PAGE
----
Though his dishes once occupied the white-linen tablecloths of Philadelphia’s finest restaurants, Chef Gerald Dougherty now prefers making napkins messy with his signature recipes of rich, meaty barbecue fare. The former head chef of L'Aigla D'Or and Founders at the Bellevue, Chef Gerald currently oversees the pit at Little Louie's BBQ, a casual eatery he opened to satisfy his hankering for down-home grub. Not one to color within the lines, he draws on barbecue styles from across the country—think North Carolina, Kansas City, and Memphis—and smokes his meats over cherrywood, applewood, and hickory chips.
Little Louie’s dining room betrays the same down-home inspirations as its menu. Rustic lumber lines the countertops, and light fixtures reminiscent of branches illuminate the expansive space. If they can peel their eyes away from the beef brisket and pulled pork on their plates, guests will notice Butch Cassidy and Lone Ranger posters hanging from the walls, classic Western movies playing on the 70-inch flat-screen television, and outlaws discreetly taking down Wanted signs that bear their uncanny resemblances.
At Sapori Trattoria Italiana, Chef Franco Lombardo celebrates the flavors of his native Italy, and every inch of his restaurant reflects his vision for an authentic trattoria: he designed the dining room himself, from its stone walls to its wrought-iron balconies. Within this rustic, terra-cotta-hued space, Chef Lombardo plates traditional Northern and Southern Italian cuisine. If diners choose to partake in a “tasting dinner,” they’ll be treated to a visit from the chef himself, who’ll examine the shape of each diner’s taste buds and then tailor a five-course menu to suit them. Otherwise, diners can choose from an ample menu of pastas, seared meats, and sautéed seafood enhanced with fresh, all-natural ingredients—the veal is grass-fed, the seafood is never frozen, and pastas are rolled from scratch.
With outposts in Moorestown, Voorhees, and Collingswood, Akira is one of New Jersey's go-to spots for sushi, noodles, and grilled hibachi meals. Chefs behind the sushi bar expertly assemble rice, fresh fish, and vegetables into maki rolls and hand rolls, while their counterparts behind the hibachi grill put on a performance for diners by searing meats and seafood. The hibachi side of the restaurant gets lively with conversation and jumping flames, making it a festive venue for group dinners and pyromancer parties.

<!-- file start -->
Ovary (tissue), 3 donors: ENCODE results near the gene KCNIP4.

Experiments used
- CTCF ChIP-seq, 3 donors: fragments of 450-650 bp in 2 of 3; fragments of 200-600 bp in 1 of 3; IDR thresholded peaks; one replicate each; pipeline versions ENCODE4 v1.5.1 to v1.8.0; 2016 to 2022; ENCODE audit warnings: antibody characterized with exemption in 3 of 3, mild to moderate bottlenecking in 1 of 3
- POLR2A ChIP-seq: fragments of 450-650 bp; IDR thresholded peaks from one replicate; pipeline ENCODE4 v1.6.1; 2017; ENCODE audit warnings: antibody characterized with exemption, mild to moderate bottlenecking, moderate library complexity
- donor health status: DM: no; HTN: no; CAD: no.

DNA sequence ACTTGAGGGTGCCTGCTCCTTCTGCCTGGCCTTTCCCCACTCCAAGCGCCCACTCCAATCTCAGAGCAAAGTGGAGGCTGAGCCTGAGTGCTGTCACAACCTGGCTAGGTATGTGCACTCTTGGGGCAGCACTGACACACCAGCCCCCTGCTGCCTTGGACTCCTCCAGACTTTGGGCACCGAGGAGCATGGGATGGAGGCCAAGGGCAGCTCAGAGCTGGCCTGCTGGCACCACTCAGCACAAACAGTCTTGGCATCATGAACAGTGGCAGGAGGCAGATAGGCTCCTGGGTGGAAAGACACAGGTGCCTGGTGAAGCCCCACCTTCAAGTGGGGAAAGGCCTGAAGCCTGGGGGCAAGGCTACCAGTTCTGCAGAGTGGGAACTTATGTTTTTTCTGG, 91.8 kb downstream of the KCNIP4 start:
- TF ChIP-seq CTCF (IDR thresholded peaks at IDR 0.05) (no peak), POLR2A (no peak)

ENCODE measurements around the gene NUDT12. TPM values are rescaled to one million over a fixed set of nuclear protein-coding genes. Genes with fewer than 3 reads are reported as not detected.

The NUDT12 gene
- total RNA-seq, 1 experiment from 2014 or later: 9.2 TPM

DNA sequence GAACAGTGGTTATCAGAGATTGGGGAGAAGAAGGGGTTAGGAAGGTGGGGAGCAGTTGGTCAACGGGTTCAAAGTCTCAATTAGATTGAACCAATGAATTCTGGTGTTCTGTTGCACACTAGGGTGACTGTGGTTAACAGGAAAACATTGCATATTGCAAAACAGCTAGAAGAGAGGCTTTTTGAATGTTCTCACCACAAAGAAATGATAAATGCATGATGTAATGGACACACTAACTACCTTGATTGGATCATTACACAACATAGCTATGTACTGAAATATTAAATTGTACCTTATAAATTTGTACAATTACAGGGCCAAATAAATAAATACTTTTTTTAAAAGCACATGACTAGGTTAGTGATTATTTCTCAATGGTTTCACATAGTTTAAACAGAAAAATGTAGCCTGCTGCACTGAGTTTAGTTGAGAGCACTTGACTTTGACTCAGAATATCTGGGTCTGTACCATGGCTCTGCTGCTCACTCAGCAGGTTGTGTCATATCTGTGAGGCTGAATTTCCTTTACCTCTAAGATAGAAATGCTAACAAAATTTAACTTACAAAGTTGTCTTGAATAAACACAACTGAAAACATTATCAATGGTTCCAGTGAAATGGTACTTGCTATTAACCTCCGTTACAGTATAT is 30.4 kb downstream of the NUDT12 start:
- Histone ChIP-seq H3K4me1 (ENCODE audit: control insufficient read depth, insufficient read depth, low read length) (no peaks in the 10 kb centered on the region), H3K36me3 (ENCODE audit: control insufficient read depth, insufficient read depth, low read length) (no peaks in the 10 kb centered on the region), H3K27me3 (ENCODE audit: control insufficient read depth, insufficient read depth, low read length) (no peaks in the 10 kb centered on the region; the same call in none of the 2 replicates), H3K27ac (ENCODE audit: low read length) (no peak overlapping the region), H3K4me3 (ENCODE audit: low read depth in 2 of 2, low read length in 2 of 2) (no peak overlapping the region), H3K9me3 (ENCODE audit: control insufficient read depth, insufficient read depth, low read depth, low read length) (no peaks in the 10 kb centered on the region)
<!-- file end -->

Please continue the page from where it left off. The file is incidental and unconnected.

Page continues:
The menu at Knight's Bistro is decidedly unselfish—its large plates of Italian food encourage the sharing of covetous bites. Diners break off pieces from large specialty pizzas decorated in eggplant cutlets or pass the bruschetta and one of four stuffed shells brimming with ricotta cheese to their neighbor. Plates overflow with pastas dressed in one of eight sauces sopped up by housemade rolls.
Families pass these bites back and forth beneath golden cone-shaped lamps that hang above the restaurant's diner-style booths. The staff permits diners to bring their own libations from home, an easier way to facilitate social dining than forcing people to drink from an eight-pronged crazy straw. Weekly dinner specials also play into the convivial theme: Tuesday nights feature classic clambakes with crab legs, lobster claws, and other seafood, whereas Mondays consolidate a large pizza and four soft drinks under a single price.
Voted the Best Coffee Shop by Philadelphia Magazine, The Treehouse Coffee Shop has grown a loyal following with its comfy atmosphere and exquisite coffee made with beans purportedly grown on the roof. Caffeine cravers can choose from the shop's eclectic selection of java, including the dark Indonesian-grown Sumatra blend, roasted by the regional Crescent Moon Coffee Company. Aside from a potent cup of coffee ($1.45–$2.25), the rest of the menu features stress-quelling teas ($1.30–$1.60), frozen mochas ($4.05–$4.55) from the espresso bar, and scrumptious sandwiches such as the focaccia-bread chicken panini ($7). The Treehouse Coffee Shop completes its community-friendly image with open mic nights on Wednesday and traditional Irish music on Thursdays—a pleasant departure from typical coffee house entertainment such as yelling men and magazines without pictures.
El Sitio's chefs parade a vibrant menu of dishes from Ecuador, Peru, and Argentina across visiting palates. The lomo manchego, a grass-fed sirloin medallion stuffed and drizzled with manchego cheese ($26), is served on a stone plate designed to maintain warmth long enough for forks to tap out blissful sonnets in Morse code. Patrons can lick their plates clean after romping through staple dishes such as the sliced octopus covered in black-olive sauce ($9.25) or a sampler of empanadas, tequeños, and calamari ($11.50). Dine indoors beneath lime-green and marigold walls bathed in varietal lighting, or let the wind blow through your eyelashes while noshing on shrimp in an ivory mantle of coconut sauce ($17) on the patio. El Sitio's BYOB policy allows diners to bring along a bottle of wine, six-pack of beer, or bedazzled personal juicer.